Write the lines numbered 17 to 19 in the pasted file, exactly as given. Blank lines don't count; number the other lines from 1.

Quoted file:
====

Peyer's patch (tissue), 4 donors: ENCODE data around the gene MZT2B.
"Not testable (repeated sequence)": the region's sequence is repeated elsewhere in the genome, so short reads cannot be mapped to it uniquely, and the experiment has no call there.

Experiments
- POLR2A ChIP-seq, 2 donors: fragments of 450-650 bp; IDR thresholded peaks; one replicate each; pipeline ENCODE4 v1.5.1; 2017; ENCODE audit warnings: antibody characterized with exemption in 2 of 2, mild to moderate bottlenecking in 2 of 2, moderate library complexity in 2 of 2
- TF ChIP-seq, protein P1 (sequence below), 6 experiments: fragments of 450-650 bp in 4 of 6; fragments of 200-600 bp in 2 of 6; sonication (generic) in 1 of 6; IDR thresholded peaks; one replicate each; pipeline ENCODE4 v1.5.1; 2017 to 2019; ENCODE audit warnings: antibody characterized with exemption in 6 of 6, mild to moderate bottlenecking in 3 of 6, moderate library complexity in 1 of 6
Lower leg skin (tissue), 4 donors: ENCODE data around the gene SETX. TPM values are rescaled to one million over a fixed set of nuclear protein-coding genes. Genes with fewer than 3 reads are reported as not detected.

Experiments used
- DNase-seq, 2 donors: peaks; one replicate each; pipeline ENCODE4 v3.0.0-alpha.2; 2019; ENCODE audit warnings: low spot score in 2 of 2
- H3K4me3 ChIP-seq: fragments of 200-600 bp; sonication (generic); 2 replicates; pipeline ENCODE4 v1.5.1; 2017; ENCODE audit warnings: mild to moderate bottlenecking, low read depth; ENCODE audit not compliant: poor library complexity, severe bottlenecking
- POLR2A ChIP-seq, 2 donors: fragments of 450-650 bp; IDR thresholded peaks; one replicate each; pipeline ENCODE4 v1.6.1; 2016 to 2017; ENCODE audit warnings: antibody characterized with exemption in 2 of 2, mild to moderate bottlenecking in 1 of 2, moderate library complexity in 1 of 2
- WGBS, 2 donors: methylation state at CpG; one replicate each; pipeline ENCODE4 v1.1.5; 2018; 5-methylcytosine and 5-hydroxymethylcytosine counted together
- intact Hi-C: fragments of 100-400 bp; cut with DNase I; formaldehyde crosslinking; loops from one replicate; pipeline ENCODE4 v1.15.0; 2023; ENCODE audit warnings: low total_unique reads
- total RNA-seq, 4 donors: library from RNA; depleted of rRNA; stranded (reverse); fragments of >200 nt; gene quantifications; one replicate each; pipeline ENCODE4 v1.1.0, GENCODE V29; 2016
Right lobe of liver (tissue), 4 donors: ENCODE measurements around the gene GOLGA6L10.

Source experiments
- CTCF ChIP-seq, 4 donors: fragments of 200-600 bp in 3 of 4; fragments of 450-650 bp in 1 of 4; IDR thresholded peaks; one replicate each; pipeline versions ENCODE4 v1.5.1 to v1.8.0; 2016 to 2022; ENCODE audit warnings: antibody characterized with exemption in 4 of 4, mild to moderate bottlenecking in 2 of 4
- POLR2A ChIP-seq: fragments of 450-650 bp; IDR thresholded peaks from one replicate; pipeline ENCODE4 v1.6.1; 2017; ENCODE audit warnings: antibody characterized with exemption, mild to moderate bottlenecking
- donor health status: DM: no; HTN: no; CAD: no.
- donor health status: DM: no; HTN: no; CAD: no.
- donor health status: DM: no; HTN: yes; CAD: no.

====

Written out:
- POLR2A ChIP-seq: fragments of 450-650 bp; IDR thresholded peaks from one replicate; pipeline ENCODE4 v1.6.1; 2017; ENCODE audit warnings: antibody characterized with exemption, mild to moderate bottlenecking
- donor health status: DM: no; HTN: no; CAD: no.
- donor health status: DM: no; HTN: no; CAD: no.